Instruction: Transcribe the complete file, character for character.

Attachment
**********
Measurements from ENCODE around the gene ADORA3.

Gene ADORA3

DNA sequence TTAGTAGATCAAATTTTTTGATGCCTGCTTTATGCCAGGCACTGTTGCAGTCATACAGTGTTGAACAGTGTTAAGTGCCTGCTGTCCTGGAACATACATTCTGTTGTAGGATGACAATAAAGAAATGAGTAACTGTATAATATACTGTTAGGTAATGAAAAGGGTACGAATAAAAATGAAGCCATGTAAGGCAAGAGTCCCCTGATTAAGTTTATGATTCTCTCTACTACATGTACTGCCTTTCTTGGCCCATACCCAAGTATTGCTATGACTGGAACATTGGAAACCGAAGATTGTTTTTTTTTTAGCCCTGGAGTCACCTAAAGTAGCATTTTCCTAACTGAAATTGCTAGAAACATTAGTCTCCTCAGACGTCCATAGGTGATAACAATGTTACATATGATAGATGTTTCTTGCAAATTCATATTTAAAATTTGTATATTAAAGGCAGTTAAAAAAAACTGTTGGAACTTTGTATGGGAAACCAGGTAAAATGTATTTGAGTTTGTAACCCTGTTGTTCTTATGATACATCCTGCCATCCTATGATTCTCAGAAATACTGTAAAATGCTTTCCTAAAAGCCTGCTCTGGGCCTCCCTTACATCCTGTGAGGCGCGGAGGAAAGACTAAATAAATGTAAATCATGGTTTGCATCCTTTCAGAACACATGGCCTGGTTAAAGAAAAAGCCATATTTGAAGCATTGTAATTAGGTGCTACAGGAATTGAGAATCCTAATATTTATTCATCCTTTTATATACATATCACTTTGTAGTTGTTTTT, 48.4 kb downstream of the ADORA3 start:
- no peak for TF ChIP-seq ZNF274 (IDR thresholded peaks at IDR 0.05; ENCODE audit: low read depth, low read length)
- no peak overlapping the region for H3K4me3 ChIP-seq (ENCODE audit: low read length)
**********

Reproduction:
Measurements from ENCODE around the gene ADORA3.

Gene ADORA3

DNA sequence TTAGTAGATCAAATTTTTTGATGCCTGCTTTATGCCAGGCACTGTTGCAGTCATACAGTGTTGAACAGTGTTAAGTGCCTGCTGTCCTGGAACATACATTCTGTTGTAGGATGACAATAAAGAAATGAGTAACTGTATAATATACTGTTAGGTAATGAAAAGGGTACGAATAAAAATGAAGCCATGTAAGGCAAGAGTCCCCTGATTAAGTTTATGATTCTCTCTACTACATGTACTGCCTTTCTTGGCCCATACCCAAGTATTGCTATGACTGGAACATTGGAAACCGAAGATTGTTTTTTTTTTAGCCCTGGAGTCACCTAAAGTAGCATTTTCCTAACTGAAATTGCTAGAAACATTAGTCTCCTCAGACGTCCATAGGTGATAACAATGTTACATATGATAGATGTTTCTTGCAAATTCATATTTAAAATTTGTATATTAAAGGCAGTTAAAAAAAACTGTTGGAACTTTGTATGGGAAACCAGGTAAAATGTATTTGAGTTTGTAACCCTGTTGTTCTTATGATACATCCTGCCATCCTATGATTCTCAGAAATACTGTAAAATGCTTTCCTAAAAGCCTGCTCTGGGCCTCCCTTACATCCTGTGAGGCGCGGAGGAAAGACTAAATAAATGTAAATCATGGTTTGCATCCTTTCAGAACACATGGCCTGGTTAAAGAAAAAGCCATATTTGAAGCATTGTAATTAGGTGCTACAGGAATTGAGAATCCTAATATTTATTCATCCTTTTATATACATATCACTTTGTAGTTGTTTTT, 48.4 kb downstream of the ADORA3 start:
- no peak for TF ChIP-seq ZNF274 (IDR thresholded peaks at IDR 0.05; ENCODE audit: low read depth, low read length)
- no peak overlapping the region for H3K4me3 ChIP-seq (ENCODE audit: low read length)